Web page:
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Jan 22 2010

Will a flood of corporate spending in judicial elections cause PA to lose (even more) faith in the judiciary?

Published by under Merit Selection

Rick Hasen, renowned election law scholar and author of the Election Law Blog, wrote on the New York Times Room for Debate blog yesterday that the Citizens United decision is Bad News for Judicial Elections.

Today’s decision casts . . . aside . . . the fiction that candidates do not feel beholden to those who engage in large, independent spending favoring the candidates (or bashing their opponents).

This is a bad enough fiction to apply to elections for accountable elected officials; it is much worse to apply to judicial elections, where we count on the impartiality and fairness of the judges hearing our cases.

We completely agree. In fact, in PMC/PMCAction’s press release yesterday, we made a similar argument:

Justice Kennedy, writing for the 5-4 majority, discounted arguments that campaign contributions and expenditures create the appearance of influence and would “cause the electorate to lose faith in this democracy.” However, he failed to consider that the appearance of influence and access to judges already has been shown to cause voters to lose faith in our court system.

The simple solution is to change the way we select our appellate judges, taking them out of the campaign business altogether. Even without the inevitable flood of corporate spending on elections to come, far too much money is being spent on judicial candidates from lawyers, businesses, and political parties – the very groups that appear in court the most. Judges should be selected based on judicial ability, as in a Merit Selection system, not based on campaigning or fundraising ability.

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For other takes on what this decision may mean for judicial elections, see the American Judicature Society’s response here and the Justice at Stake coalition’s here.

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Jan 22 2010

Local Responses to Citizens United Decision

Published by under News

Yesterday the Supreme Court issued its long-awaited opinion in the case of Citizens United v. Federal Election Commission, overturning two Court precedents and effectively striking down decades of law intended to keep corporate money from influencing elections. After yesterday’s ruling corporations and unions will be allowed to spend money from their treasuries to directly advocate for particular political candidates.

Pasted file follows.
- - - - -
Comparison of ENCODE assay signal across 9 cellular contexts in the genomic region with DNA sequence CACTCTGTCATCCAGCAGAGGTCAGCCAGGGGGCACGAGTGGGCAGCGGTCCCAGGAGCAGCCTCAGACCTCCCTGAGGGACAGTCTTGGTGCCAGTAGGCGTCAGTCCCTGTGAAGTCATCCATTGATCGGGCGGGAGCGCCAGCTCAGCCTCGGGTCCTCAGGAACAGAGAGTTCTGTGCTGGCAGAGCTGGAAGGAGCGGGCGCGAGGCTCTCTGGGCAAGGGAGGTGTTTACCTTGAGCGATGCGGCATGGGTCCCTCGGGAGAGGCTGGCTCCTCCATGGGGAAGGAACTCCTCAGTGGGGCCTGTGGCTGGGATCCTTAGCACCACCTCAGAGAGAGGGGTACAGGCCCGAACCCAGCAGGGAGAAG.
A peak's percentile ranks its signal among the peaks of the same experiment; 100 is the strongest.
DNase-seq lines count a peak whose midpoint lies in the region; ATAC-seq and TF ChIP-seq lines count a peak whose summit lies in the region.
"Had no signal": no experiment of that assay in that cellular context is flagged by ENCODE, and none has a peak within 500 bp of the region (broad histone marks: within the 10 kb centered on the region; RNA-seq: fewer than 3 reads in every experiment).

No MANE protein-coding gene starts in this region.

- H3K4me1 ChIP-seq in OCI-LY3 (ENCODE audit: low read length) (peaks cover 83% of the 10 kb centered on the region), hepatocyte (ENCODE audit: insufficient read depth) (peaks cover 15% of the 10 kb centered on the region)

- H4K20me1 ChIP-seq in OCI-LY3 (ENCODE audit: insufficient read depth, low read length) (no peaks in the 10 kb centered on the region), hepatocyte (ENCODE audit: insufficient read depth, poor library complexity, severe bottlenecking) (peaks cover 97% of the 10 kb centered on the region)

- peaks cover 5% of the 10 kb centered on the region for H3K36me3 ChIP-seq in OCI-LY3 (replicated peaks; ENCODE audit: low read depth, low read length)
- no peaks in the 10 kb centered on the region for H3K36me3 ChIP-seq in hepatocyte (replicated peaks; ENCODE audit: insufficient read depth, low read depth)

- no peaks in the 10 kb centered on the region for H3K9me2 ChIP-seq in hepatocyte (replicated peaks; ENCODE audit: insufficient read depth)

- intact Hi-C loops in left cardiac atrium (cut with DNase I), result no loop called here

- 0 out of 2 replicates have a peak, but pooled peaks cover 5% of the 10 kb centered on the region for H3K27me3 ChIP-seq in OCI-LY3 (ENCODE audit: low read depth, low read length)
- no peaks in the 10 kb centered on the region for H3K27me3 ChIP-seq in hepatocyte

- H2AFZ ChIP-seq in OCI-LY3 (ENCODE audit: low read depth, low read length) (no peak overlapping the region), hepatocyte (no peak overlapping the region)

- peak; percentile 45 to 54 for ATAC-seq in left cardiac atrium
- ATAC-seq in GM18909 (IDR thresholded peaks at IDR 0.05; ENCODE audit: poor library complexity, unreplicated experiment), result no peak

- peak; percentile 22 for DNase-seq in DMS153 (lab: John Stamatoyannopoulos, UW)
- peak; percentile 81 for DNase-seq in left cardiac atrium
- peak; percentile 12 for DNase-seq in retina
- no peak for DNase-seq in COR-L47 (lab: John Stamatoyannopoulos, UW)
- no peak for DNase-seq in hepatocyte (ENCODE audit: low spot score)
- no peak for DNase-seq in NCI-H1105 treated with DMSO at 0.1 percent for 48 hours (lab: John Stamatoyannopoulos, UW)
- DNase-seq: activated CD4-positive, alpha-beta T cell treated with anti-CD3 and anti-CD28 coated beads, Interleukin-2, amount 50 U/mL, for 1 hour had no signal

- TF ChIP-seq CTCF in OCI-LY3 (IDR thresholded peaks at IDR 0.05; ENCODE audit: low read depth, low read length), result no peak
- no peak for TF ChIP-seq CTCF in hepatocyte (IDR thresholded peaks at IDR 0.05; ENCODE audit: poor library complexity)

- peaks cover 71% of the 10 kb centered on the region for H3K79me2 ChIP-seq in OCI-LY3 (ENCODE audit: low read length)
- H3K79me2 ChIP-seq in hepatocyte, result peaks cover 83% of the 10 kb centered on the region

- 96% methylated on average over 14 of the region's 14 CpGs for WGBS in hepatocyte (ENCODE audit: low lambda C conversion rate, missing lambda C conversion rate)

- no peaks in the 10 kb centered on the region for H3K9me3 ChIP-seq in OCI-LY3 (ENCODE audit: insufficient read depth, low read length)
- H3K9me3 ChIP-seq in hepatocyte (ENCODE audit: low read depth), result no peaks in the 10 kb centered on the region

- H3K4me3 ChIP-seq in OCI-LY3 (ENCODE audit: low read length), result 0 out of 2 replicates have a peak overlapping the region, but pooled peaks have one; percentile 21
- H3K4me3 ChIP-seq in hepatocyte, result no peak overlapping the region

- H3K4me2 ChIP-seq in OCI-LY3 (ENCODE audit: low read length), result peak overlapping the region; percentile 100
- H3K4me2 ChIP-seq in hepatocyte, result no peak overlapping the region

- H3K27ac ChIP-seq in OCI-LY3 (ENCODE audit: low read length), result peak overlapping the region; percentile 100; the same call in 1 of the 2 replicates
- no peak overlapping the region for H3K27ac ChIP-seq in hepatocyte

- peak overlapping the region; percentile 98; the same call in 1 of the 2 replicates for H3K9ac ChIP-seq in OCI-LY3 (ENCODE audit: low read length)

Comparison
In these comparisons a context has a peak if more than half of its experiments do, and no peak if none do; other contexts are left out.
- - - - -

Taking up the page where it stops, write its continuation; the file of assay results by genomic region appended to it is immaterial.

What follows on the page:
Here’s what the local papers had to say:

The Philadelphia Inquirer reported that the 5-4 decision proved a victory for the Court’s conservative bloc, who maintained that a ban on corporate spending violated the First Amendment right to free speech. Most democrats, including President Obama, condemned the decision. In his dissent, Justice Stevens warned that the ruling “threatens to undermine the integrity of elected institutions around the nation.”

In a separate article, the Inquirer focused on what the decision will mean for Pennsylvania. Pennsylvanians for Modern Courts’ Deputy Director Shira Goodman predicted that yesterday’s ruling will “open the floodgates to direct corporate and union spending in statewide judicial elections.”

The Post-Gazette noted that the decision likely will cause Pennsylvania to change its own laws to now permit private corporations to spend their own money on political campaigns. PMC warned of the negative implications the decision could have on judicial races, a point conspicuously absent from the Court’s majority opinion.

The Times Leader quoted Goodman as well, underscoring the worry that the additional influx of money could affect the impartiality of state judges: “Today’s decision will only intensify those concerns by making it easier for corporations and unions that frequently litigate in the state courts to participate in electing the judges who will decide their cases.”

For a media round-up

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Jan 21 2010

Historic U.S. Supreme Court Decision Will Let the Money Roll In to PA Judicial Elections

Published by under News

PMC and PMCAction released this press release today in response to the United States Supreme Court’s latest decision in Citizens United v. Federal Election Commission:

FOR IMMEDIATE RELEASE

Contact: Shira Goodman/Lynn Marks

Pennsylvanians for Modern Courts and PMCAction

(o) 215-569-1150; (m) 215-680-1163

goodman@pmconline.org

U.S. Supreme Court Lets the Money Roll In to Judicial Elections

Pennsylvanians for Modern Courts and PMCAction explain how new campaign finance decision will bring more money into statewide judicial elections

PHILADELPHIA (January 21, 2010) –  Pennsylvanians for Modern Courts (PMC) and PMCAction today predicted that the United States Supreme Court’s long-awaited decision in Citizens United v. Federal Election Commission will open the floodgates to direct corporate and union spending in statewide judicial elections.  The decision, focusing primarily on the right to free speech, grants corporations and unions a constitutional right to make independent expenditures in elections directly from their corporate coffers, without the need to establish separate political action committees to fundraise and spend money.  The decision invalidates the laws of Pennsylvania and 21 other states prohibiting such independent campaign expenditures. Shira Goodman, Deputy Director of PMC and PMCAction, explained, “It’s like the Supreme Court said ‘let the money roll in.’”